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Broome County Family Law Blog

The perks of a shared custody order

Parents in New York and throughout the country could benefit in many ways by sharing custody of their kids. For instance, the other parent can help pay for school supplies, clothes and any other childcare expenses that come up. The other parent can also make it easier for a person to spend some time on their own, which could be helpful from a professional and social standpoint.

Those who are looking to date again can feel good knowing that they are able to meet other people without neglecting their children. It can also make it easier to stay late at work on certain days or spend more time getting a degree or completing a certification program. Getting an education could make it possible to earn more at work or progress farther in a career. In some cases, having alone time can help a parent recharge or simply engage in their own interests for a day or two.

Why a Facebook divorce is a really bad idea

If you are like most New Yorkers, you love social media. In fact, you may suspect that you spend too much time keeping up with your friends and family online. There is no question that Facebook, Twitter, LinkedIn, et al. are wildly popular and here to stay. During one period of your life, however, you should fight your social media obsession and stop posting: when you go through a divorce.

Many divorcing posters have discovered to their detriment that telling the world about their divorce on Facebook is unwise and possibly self-defeating. Why? Because even as far back as 2010, 67 percent of American divorce attorneys admitted that Facebook was their best source of negative information about their clients’ spouses.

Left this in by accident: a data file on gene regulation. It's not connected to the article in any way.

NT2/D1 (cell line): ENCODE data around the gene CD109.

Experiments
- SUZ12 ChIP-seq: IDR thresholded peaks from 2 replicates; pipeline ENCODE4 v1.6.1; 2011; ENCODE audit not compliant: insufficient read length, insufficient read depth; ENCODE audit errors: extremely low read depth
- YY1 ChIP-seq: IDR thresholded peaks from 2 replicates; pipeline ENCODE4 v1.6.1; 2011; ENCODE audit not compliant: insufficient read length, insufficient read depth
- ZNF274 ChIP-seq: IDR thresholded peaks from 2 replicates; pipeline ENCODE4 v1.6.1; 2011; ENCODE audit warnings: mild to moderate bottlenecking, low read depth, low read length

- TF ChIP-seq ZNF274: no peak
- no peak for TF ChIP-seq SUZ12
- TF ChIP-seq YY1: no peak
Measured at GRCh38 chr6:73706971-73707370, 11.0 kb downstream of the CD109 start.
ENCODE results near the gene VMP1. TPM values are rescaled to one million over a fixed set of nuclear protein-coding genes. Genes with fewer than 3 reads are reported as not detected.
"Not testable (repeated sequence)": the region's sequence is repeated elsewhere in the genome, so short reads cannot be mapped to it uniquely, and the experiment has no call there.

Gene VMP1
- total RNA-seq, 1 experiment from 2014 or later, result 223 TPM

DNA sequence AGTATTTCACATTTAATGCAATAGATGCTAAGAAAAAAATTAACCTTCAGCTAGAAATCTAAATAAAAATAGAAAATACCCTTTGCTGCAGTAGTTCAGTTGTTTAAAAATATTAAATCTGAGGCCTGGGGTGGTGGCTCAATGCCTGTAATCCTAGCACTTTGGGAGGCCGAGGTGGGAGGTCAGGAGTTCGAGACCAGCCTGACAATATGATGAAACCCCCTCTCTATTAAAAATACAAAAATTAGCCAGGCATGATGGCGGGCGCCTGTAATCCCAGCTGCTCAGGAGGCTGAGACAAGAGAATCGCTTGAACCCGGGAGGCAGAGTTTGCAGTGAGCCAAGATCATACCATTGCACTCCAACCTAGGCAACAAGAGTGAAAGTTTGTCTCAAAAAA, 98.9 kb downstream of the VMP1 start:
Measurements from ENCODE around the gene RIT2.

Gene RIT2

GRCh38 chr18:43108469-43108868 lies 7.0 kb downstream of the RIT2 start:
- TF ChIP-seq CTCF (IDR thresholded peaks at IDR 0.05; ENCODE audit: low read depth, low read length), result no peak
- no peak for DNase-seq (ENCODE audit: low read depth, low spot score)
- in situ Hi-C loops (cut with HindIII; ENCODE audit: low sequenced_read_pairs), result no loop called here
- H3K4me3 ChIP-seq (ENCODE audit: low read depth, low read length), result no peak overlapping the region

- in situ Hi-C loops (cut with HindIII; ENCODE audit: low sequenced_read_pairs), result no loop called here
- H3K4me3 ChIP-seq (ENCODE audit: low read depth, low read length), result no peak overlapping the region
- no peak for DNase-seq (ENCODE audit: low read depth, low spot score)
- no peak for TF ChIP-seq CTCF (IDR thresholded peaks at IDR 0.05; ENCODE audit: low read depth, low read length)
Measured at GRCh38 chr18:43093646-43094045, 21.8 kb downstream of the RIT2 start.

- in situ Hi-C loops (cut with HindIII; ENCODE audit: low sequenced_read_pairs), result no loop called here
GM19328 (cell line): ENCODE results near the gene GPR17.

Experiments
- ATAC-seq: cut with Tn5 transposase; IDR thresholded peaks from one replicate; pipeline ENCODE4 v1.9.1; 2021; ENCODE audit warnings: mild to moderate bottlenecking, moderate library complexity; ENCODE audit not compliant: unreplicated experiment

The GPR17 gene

Visitation agreements and custody modifications in New York

Child custody and court-ordered visitations are important because children typically have needs and rights to be able to maintain healthy relationships with both parents. In many cases, parents can discuss concerns one has with the other's parenting style or household rules, and the two might come to an agreement between themselves. If the relationship is not on decent terms, trying to communicate may not work.

It is possible that extenuating circumstances may surface after a court order has been issued. With good enough reason, modifications to existing child custody and visitation agreements might be initiated. If a parent has enough cause or a compelling enough reason to believe that their child is in danger, they can act to revoke or change custody and visitation plans.

Asset division and divorce among older adults

Divorce is on the rise for older couples, but in some cases, these divorces may be relatively amiable. Often, they occur because once the children are grown, couples realize they have grown apart and go their separate ways. Couples in this age group may have acquired a number of assets to split fairly, but there are several pitfalls they should be aware of.

For example, 401(k)s and pension plans need a document known as a qualified domestic relations order before they can be split. This document allows these types of accounts to be divided without incurring taxes and penalties. IRAs do not need a QDRO, but the amount a person receives does need to be rolled into another IRA to avoid penalties and taxes. There are other complications with different investments. Annuities all have different sets of rules for division. In some cases, because dividing assets is so complicated, couples instead opt for one person to take some assets and the other to take different assets of equal value.

Student loan burdens can lead to divorce

Student loan debt imposes a crushing burden on lots of New Yorkers, especially millennials. While many people are aware of the devastating impact educational debt can have on a borrower's financial well-being, fewer may recognize the role that it can play in undermining marriages. Financial disputes are among the most common reasons for marital problems, and the substantial burden of student loan debt is often no exception, according to one recent survey by Student Loan Hero.